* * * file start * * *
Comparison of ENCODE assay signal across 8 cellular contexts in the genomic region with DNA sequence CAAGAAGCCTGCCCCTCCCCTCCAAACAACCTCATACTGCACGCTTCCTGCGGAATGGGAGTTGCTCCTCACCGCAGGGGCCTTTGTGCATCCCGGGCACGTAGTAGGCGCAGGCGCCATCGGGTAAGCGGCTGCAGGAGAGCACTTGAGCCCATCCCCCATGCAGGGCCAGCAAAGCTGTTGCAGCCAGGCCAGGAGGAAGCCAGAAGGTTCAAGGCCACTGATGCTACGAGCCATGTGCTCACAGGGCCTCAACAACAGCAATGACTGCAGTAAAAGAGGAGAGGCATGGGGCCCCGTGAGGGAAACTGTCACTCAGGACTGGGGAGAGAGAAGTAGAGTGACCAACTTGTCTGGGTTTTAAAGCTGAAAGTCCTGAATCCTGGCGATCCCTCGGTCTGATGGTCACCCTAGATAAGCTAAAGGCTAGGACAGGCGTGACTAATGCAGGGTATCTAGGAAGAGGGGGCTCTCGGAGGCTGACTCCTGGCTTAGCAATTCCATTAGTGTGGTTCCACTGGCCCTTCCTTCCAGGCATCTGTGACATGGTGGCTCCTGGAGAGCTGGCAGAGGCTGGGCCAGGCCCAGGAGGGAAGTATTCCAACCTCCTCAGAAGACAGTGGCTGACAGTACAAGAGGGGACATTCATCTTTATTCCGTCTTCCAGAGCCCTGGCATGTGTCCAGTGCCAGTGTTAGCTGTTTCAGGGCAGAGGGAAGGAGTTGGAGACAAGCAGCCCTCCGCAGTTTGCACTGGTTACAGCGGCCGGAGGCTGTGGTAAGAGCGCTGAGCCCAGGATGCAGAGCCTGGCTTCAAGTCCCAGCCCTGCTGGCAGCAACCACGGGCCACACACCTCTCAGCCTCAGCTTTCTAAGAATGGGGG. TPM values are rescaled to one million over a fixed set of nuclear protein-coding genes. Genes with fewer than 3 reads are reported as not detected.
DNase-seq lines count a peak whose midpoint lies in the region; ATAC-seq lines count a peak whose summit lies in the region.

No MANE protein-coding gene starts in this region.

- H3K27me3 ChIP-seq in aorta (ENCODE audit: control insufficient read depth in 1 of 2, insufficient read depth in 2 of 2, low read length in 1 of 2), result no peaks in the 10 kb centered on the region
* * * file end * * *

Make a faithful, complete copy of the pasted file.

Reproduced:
Comparison of ENCODE assay signal across 8 cellular contexts in the genomic region with DNA sequence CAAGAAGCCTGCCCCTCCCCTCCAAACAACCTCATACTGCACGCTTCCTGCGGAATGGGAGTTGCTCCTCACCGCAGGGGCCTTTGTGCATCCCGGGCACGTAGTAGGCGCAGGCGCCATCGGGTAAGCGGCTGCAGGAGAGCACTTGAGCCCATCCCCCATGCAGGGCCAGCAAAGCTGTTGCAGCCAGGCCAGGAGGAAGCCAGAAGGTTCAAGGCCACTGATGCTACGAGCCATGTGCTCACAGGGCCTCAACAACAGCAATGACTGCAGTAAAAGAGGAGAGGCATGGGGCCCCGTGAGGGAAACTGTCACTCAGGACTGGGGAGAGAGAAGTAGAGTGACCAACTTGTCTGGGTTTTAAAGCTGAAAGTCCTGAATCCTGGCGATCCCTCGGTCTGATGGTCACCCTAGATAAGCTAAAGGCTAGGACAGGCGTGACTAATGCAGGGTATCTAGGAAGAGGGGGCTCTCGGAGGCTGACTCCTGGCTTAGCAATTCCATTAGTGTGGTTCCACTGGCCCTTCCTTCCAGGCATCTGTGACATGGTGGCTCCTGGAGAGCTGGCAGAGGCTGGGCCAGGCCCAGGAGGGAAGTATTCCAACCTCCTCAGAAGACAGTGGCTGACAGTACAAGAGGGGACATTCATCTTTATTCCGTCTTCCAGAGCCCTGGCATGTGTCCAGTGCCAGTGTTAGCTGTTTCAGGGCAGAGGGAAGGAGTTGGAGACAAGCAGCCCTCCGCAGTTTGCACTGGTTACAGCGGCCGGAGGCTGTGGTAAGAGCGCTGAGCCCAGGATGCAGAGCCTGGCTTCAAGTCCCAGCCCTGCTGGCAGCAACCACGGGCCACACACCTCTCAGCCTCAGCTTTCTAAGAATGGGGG. TPM values are rescaled to one million over a fixed set of nuclear protein-coding genes. Genes with fewer than 3 reads are reported as not detected.
DNase-seq lines count a peak whose midpoint lies in the region; ATAC-seq lines count a peak whose summit lies in the region.

No MANE protein-coding gene starts in this region.

- H3K27me3 ChIP-seq in aorta (ENCODE audit: control insufficient read depth in 1 of 2, insufficient read depth in 2 of 2, low read length in 1 of 2), result no peaks in the 10 kb centered on the region